I arrived as prepared as one can be for this sort of thing. I joked with the anesthesiologist as I fell under the spell of the drugs. I woke up in recovery and waited to get the okay to leave. The doctor came in and pulled the curtain behind him. "We found something," he said. "There is a mass in your colon, we took a piece for a biopsy but we scheduled a CT scan for tomorrow to get a full picture of what's going on." I was stunned but assumed it was benign. I spent the rest of the day calling family and friends who all assured me it was nothing. "Kathleen," they said, "you're 35."
When I arrived for my CT scan, the technician was all smiles. He told me I was far too young to be dealing with this and he was sure I'd do just fine. His face was solemn when he escorted me out of the room. He told me to "take care of myself" as I walked out the door.
I was walking out of the diagnostic center when I received a call from my doctor's assistant. He wanted to go over the results so I needed to get to his office now. I was there in no time. The assistant directed me to his personal office when he walked in and closed the door. He looked like he'd been crying.
He sat down and said, "This isn't good."
My body began to get very hot. He said, "The scan shows a 7cm tumor in your colon and several lesions on your liver." I stared at him, unable to process what he was telling me. "Tumor? Do I have cancer? Are you telling me I have cancer?" He said yes and followed up with words I couldn't, in that moment, comprehend.
Everything went blank. I couldn't hear, I couldn't move.
All I felt was heat radiating throughout my body, and then I went numb.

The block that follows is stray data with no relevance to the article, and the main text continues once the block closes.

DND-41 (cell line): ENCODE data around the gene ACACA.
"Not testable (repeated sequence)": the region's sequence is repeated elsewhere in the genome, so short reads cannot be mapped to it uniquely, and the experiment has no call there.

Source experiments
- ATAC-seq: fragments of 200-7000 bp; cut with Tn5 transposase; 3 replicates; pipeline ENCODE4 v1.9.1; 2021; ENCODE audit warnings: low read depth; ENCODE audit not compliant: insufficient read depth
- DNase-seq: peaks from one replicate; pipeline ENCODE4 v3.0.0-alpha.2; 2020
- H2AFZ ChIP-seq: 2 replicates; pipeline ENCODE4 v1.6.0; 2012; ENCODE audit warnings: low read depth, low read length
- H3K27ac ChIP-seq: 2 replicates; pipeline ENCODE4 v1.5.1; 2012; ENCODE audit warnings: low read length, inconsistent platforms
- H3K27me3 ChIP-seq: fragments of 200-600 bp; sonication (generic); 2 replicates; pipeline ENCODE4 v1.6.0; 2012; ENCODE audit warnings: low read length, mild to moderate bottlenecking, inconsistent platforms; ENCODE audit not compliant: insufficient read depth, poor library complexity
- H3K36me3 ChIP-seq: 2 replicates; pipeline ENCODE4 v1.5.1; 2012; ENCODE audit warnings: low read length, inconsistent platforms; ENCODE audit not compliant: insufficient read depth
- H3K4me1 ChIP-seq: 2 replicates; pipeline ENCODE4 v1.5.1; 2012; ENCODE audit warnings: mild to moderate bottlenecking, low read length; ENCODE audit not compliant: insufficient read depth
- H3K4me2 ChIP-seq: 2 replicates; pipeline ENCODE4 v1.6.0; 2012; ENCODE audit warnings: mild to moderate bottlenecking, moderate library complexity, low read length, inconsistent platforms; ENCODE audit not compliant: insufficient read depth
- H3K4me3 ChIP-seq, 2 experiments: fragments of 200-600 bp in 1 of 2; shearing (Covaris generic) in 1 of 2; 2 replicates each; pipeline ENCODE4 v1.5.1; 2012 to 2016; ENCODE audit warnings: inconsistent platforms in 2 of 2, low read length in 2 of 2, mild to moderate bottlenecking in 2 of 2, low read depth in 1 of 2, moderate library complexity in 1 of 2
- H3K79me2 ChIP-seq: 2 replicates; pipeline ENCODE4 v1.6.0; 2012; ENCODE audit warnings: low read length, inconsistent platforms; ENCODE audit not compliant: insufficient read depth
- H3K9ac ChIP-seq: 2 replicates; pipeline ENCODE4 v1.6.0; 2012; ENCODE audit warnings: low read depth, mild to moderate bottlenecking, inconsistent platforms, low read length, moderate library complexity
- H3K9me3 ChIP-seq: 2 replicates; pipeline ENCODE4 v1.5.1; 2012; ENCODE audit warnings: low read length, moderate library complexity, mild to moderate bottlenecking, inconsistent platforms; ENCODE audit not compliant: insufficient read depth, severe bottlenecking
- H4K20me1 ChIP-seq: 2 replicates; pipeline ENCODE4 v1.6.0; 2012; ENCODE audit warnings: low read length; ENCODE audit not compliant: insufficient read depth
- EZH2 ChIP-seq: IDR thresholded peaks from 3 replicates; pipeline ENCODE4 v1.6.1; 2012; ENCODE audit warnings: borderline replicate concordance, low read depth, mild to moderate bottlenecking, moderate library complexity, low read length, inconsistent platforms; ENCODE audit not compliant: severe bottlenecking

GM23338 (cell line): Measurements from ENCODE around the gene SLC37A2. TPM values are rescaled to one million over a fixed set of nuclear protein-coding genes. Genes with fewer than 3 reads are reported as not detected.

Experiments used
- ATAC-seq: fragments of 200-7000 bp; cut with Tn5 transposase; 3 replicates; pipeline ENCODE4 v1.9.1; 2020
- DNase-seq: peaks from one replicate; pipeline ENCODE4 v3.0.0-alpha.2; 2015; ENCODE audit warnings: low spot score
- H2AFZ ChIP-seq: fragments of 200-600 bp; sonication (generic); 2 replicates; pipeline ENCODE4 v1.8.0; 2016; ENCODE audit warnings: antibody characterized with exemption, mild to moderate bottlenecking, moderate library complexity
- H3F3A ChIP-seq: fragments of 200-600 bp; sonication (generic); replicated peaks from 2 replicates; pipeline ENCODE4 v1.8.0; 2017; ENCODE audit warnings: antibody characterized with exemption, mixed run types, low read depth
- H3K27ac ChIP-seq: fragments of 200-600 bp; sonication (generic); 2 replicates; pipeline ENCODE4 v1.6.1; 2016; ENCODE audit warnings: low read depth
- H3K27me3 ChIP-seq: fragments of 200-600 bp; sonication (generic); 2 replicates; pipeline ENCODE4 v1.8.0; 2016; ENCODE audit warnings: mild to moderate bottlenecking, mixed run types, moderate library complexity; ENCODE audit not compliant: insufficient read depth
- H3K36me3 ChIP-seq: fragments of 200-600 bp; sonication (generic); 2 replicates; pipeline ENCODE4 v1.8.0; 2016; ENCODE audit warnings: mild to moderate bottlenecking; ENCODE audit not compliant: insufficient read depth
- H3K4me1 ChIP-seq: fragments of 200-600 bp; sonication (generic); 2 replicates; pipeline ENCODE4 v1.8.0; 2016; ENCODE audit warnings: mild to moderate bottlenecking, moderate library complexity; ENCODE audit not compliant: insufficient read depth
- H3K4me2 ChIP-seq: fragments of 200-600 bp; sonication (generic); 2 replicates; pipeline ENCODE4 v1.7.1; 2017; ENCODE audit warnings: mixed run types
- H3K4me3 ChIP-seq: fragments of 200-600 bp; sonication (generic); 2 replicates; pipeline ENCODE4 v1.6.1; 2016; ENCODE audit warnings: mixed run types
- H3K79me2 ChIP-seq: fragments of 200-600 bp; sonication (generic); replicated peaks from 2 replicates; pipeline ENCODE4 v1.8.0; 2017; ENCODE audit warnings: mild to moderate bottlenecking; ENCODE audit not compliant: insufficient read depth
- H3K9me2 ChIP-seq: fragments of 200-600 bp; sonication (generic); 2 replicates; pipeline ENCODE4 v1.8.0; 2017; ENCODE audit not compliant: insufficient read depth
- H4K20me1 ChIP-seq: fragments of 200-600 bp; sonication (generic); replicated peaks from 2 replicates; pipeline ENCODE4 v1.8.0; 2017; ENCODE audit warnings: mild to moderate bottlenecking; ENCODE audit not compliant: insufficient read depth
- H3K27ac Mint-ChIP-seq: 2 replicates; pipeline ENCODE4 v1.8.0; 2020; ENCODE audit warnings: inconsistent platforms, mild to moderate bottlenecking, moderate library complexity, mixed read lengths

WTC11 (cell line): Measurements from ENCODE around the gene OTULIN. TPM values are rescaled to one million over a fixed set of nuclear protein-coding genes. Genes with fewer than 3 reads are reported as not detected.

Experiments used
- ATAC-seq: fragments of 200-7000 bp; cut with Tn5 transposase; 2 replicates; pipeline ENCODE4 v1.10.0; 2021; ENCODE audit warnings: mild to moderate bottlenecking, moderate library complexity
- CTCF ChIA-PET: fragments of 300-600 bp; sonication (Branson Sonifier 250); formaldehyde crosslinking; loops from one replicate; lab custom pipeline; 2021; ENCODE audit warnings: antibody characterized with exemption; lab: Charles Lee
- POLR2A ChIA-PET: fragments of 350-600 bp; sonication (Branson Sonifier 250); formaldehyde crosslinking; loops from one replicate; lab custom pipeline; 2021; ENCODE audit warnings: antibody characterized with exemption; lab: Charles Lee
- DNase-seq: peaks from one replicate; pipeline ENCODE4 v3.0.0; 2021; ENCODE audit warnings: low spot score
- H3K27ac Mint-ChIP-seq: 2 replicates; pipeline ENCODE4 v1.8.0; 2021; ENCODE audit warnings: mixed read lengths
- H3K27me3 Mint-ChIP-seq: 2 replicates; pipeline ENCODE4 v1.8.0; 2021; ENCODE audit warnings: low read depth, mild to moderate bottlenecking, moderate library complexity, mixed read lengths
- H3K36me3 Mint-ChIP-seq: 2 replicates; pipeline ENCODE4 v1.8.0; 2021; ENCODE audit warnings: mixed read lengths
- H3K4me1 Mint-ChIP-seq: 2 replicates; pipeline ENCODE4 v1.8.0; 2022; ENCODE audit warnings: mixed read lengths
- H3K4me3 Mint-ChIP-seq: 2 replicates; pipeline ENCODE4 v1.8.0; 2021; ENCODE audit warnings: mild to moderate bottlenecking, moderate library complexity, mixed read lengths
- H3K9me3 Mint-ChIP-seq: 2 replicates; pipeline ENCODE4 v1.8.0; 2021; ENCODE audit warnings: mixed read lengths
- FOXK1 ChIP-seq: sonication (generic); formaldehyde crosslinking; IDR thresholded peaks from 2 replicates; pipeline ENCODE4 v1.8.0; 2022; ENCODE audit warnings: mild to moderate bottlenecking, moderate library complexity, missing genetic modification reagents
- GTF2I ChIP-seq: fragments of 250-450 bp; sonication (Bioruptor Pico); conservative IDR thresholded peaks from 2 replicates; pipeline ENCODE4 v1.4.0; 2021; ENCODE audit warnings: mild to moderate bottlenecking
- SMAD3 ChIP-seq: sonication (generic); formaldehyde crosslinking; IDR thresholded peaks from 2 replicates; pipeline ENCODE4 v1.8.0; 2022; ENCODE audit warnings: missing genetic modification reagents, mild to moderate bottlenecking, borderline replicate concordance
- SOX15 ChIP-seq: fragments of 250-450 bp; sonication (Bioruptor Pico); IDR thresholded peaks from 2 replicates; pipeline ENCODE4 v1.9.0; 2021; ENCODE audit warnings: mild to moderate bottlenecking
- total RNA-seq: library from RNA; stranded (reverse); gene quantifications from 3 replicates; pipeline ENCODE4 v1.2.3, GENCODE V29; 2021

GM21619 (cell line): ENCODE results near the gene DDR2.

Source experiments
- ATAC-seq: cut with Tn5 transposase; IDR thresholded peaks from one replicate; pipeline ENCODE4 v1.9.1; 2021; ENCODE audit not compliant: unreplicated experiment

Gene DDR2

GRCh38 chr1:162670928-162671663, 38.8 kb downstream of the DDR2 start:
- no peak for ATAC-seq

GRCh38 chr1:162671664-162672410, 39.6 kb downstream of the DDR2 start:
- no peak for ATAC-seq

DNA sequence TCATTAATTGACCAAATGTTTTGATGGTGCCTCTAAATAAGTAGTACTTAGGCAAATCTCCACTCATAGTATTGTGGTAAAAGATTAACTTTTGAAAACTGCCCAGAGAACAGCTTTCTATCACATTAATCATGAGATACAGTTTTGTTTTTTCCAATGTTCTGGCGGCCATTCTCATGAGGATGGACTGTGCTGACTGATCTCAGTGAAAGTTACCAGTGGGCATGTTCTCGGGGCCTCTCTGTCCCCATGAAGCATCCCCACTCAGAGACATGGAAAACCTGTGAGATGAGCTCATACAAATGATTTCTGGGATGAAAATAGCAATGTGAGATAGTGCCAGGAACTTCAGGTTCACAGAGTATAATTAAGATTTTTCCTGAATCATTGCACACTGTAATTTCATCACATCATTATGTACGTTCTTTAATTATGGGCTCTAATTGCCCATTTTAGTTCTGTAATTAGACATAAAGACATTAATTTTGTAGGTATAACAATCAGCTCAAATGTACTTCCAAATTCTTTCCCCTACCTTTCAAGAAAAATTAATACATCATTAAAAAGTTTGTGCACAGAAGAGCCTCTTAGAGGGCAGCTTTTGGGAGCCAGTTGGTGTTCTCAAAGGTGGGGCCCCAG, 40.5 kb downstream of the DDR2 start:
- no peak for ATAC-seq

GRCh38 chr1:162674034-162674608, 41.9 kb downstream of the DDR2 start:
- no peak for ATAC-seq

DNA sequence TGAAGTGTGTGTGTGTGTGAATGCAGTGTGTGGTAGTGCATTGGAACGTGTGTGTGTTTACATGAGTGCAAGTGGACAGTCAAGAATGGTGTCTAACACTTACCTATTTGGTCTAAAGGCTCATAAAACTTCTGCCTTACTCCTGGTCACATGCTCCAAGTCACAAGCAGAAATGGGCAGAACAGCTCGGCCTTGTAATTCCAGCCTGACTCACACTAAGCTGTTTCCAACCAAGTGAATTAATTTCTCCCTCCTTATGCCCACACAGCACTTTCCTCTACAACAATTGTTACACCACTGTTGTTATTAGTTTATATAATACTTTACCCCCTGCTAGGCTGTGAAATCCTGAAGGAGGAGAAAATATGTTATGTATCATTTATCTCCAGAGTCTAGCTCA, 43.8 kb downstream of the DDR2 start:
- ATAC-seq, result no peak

Colon cancer is extremely treatable when caught early. Mine, unfortunately, was not. Aside from spreading to my liver, it eventually metastasized to both lungs. I went through almost four years of chemotherapy and seven surgeries to remove the cancer from my body. I am now two years cancer free. I am one of the very lucky ones. One of the greatest obstacles facing young adults with cancer is that too often our symptoms are dismissed until it reaches the late stages; making it much more difficult to treat.
Lately, as I finally begin to process all that has occurred in the last six years, my mind wanders to 2007 when I first began showing symptoms. Had that first GI ordered a colonoscopy, had he not bought into the idea of being 'too young' and ignored the symptoms, how might my life be different? Could it have been caught before it turned into cancer? Before it metastasized? Before turning everything and everyone in my life upside?
While we can't live our lives in the 'what if's,' we can help to ensure no other young adult is told they are 'too young'.
We must share our stories and debunk the myth that cancer only affects older people.
Get regular checkups and, more importantly, listen to your body! If you're feeling off, keep pushing until you get an answer. I say this with the hope that, upon reading it, maybe even one person take action that will mean never having to hear the words: "You have cancer" and wonder if there was more they could have/should have done.
Do you have any what-ifs about your cancer journey? Tell us in the comments below.
Photo courtesy of the author.